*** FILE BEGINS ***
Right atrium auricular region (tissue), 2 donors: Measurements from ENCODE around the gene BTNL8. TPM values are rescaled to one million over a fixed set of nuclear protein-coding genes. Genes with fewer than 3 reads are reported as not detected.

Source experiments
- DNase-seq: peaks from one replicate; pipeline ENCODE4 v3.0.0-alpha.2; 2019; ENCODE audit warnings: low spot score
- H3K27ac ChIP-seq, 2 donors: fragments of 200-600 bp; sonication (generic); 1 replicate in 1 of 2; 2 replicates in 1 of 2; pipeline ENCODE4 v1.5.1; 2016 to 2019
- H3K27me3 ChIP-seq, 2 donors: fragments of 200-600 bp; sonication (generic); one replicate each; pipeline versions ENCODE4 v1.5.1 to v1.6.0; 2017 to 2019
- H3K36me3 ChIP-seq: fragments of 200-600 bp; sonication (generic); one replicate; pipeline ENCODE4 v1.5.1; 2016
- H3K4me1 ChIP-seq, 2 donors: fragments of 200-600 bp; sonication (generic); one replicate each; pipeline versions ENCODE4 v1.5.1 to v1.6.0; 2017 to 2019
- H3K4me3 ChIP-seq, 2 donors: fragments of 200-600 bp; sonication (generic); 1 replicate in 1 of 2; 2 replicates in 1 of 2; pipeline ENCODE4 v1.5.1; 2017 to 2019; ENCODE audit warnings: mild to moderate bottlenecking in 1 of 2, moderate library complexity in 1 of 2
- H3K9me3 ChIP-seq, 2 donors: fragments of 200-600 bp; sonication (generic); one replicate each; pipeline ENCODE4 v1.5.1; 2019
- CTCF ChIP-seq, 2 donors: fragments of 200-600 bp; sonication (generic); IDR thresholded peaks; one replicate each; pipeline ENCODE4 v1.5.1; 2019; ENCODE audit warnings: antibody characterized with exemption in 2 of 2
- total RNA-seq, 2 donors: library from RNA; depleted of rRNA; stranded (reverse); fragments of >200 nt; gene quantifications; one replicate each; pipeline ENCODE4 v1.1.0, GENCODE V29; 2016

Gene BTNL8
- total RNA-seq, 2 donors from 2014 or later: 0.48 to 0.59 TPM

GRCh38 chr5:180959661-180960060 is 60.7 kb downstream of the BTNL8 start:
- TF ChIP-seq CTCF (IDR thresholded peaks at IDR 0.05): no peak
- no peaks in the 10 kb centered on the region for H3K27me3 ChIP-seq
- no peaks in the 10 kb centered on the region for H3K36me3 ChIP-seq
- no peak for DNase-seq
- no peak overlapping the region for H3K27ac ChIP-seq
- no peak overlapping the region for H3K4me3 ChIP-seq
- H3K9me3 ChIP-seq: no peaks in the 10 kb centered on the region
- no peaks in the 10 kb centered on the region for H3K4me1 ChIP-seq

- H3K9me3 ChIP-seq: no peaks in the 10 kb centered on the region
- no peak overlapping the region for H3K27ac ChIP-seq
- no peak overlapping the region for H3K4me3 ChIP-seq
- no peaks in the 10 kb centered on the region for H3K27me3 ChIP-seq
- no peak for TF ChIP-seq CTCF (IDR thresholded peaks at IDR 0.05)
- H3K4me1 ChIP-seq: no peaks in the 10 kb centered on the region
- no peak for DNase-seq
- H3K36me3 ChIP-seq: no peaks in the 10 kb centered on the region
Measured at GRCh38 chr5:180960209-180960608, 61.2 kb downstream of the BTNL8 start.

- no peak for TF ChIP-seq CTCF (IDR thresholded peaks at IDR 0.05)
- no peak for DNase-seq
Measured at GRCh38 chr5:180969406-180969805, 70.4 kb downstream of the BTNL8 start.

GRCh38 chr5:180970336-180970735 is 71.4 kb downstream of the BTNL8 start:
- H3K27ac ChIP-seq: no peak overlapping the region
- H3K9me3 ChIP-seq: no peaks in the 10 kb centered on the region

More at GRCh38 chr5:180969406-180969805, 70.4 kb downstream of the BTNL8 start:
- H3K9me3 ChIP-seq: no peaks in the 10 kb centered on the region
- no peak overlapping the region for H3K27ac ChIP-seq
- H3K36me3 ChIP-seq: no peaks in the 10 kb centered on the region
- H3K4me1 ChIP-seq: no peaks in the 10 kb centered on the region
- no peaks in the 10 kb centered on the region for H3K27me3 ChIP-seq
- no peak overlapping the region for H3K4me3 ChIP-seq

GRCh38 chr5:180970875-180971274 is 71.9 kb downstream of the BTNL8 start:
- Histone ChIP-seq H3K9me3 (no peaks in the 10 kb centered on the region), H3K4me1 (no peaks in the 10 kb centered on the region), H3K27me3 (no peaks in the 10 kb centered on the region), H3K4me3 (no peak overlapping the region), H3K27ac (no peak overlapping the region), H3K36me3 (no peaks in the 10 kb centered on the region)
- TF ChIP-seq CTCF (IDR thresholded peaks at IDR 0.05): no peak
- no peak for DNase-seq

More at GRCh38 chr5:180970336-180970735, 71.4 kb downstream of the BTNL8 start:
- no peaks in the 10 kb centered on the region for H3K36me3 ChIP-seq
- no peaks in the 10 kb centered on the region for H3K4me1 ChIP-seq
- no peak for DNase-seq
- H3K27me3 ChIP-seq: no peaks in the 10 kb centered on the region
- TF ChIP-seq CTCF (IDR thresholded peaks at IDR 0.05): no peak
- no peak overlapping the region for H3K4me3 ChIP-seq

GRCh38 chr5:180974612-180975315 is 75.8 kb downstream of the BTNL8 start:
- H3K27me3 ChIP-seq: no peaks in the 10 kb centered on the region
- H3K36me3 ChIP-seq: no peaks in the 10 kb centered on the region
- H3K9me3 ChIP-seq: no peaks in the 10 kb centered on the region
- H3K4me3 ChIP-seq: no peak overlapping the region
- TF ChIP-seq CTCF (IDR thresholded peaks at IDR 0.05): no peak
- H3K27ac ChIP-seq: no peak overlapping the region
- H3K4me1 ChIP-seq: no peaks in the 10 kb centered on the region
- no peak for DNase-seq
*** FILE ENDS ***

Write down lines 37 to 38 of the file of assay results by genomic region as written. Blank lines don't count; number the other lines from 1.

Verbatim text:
- H3K9me3 ChIP-seq: no peaks in the 10 kb centered on the region

More at GRCh38 chr5:180969406-180969805, 70.4 kb downstream of the BTNL8 start: